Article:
Thanks for this article, and I do apologize for this wall of text. I look forward to reading more of your posts in the future!



  2. Elizabeth says

    Thanks for coming back, Corbin! It may take a while, but I hope you’ll get to enjoy some of the great backlog of conversations we’ve had over the last couple of years!

    Your points about Ahab are spot-on. I’m teaching American Lit I this summer, the class where I promise the students that if they trudge through all those Puritans, their prize at the end is Poe, Hawthorne, and Melville (at least, that seems like a prize to me!) We don’t get to do Moby-Dick, alas( but we do read Benito Cereno) That motif, of the American as commander of his own destiny, is critical to Melville, especially since, considering where it gets old Ahab and his crew, except for Ishmael on a coffin, there is a sharp criticism of such an attitude. Yes, we can put ourselves up as gods, but we fail, like Ahab (or, like his protege who quotes him relentlessly, Khan from Star Trek!)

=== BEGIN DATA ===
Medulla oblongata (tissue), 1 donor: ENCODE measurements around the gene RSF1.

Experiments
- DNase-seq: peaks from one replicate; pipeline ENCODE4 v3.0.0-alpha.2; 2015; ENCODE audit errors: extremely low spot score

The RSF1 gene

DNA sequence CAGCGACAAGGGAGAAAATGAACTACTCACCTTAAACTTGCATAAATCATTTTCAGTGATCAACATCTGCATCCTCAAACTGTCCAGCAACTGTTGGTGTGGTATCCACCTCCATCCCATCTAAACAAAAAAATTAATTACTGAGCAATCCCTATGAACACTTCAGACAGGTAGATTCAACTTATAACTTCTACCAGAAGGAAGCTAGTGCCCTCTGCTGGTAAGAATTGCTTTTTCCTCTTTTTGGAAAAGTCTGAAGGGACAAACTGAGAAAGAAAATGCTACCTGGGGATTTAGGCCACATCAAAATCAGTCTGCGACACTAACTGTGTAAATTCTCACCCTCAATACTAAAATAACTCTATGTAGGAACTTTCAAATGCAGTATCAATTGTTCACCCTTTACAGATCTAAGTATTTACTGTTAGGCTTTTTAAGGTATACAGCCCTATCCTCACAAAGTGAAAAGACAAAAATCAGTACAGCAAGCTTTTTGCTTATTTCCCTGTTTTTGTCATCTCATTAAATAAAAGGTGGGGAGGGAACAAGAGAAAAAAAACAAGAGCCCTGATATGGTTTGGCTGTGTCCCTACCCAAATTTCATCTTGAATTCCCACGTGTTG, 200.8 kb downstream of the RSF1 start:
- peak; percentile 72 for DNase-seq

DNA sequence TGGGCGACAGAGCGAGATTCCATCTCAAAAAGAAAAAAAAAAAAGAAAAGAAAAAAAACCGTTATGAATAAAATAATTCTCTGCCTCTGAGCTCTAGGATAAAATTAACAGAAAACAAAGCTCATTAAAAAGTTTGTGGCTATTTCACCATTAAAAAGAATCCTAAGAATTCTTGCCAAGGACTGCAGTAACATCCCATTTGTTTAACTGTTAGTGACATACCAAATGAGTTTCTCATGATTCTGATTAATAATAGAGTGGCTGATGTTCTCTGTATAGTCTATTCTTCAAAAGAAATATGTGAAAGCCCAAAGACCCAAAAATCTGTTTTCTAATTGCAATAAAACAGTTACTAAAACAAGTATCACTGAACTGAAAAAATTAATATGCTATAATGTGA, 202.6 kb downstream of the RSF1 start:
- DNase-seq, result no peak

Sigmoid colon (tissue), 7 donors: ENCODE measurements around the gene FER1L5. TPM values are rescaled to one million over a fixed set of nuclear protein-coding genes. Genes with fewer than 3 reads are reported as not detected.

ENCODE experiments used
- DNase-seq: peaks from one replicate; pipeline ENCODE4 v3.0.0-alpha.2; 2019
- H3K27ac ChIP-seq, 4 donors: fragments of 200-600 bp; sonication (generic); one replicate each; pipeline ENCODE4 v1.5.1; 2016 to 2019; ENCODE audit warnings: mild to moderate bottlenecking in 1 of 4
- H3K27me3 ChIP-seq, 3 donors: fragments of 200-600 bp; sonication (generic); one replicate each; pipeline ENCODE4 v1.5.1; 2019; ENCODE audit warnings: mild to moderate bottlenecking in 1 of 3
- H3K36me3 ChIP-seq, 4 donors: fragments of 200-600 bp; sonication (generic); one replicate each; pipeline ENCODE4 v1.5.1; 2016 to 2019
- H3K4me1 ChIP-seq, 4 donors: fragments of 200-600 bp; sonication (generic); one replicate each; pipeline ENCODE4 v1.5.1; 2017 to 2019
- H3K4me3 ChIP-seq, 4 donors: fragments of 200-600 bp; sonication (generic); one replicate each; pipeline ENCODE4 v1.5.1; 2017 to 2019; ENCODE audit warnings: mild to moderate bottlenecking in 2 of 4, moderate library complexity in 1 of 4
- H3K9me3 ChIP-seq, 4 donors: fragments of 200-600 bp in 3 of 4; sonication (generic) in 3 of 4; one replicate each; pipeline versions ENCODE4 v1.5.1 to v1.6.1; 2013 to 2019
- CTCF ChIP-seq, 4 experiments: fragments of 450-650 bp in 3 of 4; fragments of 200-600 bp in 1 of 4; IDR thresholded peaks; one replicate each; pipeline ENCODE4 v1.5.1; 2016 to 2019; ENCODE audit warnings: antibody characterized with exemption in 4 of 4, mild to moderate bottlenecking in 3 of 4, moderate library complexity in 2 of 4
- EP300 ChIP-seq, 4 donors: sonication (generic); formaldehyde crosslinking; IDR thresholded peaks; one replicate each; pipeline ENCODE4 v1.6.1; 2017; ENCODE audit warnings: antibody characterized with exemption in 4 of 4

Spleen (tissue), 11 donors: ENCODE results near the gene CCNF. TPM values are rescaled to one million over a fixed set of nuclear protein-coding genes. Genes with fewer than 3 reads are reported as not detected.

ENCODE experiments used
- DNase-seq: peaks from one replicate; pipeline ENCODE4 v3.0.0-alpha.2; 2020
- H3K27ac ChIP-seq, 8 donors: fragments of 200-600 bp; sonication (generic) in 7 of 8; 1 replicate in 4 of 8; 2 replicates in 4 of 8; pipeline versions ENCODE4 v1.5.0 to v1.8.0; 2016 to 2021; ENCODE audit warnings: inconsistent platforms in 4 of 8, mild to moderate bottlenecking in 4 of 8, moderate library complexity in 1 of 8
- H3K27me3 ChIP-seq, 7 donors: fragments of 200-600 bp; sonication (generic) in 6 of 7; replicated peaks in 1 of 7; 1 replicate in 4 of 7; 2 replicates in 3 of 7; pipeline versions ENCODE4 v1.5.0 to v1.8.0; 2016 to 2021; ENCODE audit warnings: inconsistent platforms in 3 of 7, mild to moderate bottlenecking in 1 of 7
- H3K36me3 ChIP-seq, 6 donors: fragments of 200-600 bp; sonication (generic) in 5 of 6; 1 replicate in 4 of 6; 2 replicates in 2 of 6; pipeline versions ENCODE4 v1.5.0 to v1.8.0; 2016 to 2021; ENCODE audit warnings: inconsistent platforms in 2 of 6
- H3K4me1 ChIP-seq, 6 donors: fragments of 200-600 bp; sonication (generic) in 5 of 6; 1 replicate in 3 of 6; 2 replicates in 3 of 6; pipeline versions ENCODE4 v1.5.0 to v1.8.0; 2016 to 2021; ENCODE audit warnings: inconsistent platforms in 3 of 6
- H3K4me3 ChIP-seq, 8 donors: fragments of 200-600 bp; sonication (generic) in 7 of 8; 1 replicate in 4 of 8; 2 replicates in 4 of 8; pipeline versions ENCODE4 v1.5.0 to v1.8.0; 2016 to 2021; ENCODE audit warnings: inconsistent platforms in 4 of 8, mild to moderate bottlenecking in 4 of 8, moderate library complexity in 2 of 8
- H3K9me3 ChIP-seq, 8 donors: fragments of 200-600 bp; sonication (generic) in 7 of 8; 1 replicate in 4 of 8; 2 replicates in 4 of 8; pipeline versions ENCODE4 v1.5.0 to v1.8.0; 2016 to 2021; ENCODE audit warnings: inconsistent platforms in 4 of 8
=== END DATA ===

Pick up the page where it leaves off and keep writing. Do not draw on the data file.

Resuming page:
Our need for myths that show we do need God, that we will never be happy or complete apart from Him, is the focus of part three in the on-going post here (talk about a wall of text!) and a theme that John covers nicely in Spotlight and much of his great Harry Potter scholarship. Stay tuned!

  3. Chuck Perego says

    Interesting article. HP does not disappoint. One note. On a recent visit to Washington, D.C., my wife and I stopped at the Smithsonian to see Julia Childs’s kitchen. It is supposedly re-installed in toto, down to the knives on the wall and the books on the shelves. As one might expect, there were numerous cookbooks (including two copies of The Joy of Cooking), but there was also a copy of Bulfinch’s Mythology! I have no idea why she had a book of mythology in her kitchen, but I am gratified that the curators have left it there.